Saturday, January 29, 2011

Holding the Line?

I get the impression that Egyptian army troops are being used to defend important locations, freeing the police to confront protesters. If so, it makes it less likely that the army will face a tough decision of whether to join or suppress the people. Defending important buildings or locations is a much more palatable mission even for troops who sympathize with the grievances of the people.

The people show no signs of backing down.

But the government shows no sign of breaking and running. Yes, the government is offering concessions that may lead to actual free-ish elections. But so far the government seems like it has not lost its nerve. The police, despite occasional reports of one joining with the protesters, still seem like they are confronting protesters on the streets.

It all depends on the security forces now, I think. Do the police continue to fight the protesters? Does the army continue to backstop the police by holding static positions, thus freeing up police for counter-demonstraton work?

If the protesters don't lose steam and start to drift away and go home, the pressures on the para-military security forces and army could build until some start to crack and desert or defect. Does that start dominos falling or do the remainder hold firm? Or the pressure of constant protests and riots could lead the rulers to order the security forces to use massive force, and then the question is whether the officers issue orders to shoot and whether the troops obey those orders.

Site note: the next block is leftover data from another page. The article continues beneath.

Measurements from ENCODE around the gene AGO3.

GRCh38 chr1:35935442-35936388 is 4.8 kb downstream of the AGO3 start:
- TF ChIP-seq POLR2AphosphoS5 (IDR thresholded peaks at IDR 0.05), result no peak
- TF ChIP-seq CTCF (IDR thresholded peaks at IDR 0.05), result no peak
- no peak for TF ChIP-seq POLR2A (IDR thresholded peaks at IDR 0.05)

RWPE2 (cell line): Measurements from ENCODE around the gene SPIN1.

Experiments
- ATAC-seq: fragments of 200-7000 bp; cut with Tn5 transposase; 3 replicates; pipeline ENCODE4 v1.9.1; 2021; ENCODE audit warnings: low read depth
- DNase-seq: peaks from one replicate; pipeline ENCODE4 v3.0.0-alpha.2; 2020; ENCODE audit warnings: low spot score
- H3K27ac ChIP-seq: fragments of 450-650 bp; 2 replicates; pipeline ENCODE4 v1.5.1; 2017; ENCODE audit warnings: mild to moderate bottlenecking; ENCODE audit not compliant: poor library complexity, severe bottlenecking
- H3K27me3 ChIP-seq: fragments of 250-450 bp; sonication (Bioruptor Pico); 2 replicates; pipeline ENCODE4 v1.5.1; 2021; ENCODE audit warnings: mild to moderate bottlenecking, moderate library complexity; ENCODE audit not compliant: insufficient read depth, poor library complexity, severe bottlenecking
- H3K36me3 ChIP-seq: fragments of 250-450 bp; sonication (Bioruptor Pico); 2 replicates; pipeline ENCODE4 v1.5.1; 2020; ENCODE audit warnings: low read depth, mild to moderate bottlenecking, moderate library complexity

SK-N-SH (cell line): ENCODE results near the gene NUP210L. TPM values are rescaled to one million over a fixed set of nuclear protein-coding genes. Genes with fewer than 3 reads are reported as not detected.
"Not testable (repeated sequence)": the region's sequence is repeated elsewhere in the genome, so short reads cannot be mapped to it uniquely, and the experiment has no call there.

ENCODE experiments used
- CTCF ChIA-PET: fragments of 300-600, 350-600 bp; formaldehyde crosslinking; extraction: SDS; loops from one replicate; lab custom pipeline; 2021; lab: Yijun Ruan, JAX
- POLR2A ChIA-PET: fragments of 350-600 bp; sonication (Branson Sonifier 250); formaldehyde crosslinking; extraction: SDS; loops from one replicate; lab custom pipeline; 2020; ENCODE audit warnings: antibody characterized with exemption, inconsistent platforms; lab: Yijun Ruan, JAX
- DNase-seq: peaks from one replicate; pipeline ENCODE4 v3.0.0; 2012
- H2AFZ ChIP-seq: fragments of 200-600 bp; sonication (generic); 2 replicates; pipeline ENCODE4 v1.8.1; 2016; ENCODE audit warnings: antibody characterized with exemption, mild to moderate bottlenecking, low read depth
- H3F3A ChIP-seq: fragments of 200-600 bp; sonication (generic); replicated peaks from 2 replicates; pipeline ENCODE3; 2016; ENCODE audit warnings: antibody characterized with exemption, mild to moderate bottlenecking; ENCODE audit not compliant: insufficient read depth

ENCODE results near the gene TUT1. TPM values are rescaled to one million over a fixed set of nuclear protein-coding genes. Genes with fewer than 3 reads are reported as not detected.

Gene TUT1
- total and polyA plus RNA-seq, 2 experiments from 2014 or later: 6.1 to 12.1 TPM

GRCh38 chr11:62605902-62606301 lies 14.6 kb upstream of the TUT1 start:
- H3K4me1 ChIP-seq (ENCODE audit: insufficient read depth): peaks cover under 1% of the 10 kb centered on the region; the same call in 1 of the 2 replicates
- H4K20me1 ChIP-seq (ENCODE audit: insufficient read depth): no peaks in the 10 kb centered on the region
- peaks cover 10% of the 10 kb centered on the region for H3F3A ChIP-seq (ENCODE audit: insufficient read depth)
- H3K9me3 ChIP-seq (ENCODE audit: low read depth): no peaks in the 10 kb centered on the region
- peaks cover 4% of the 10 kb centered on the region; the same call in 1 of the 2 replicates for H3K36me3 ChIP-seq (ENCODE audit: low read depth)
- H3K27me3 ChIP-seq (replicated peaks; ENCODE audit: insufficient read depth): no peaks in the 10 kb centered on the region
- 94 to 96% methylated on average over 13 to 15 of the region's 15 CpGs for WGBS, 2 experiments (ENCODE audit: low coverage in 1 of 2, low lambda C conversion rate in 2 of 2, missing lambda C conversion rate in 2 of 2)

If I had to guess, I'd say that the government will survive the current crisis but that the Mubarak clan is finished after this year. There are reports that Mubarak's family has fled Egypt. Whether any change will then lead to real democracy rather than another elite taking over to share the few goodies is another question altogether.

But then again, I have no real way to know. I'm just guessing.

UPDATE: Ah, a new vice president--named a key player by a VOA article I noted here--is named:

Mubarak named his intelligence chief and close confidant Omar Suleiman, state television reported. ...

Suleiman has been in charge of some of Egypt's most sensitive foreign policy issues, including the Palestinian-Israeli peace process and inter-Palestinian divisions.

He'd be more likely to keep the security forces' senior officers loyal. And perhaps the protesters would consider the departure of the Mubaraks to be enough to stand down and wait and see whether September elections look to be free enough.

UPDATE: The army views itself as more than a regime-protection outfit. It identifies with the people as well. So the Egyptian government would be wise to not use the army for more than passive protection of locations to hold the perimeter while the police do the ugly work of suppressing the protests.

UPDATE: A mission the army can perform:

The Egyptian army secured Cairo's famed antiquities museum early Saturday, protecting thousands of priceless artifacts, including the gold mask of King Tutankhamun, from looters.

This is defending Egypt's heritage rather than the government yet also limits the extent of protester violence. This helps the government yet doesn't stress the loyalty of the army.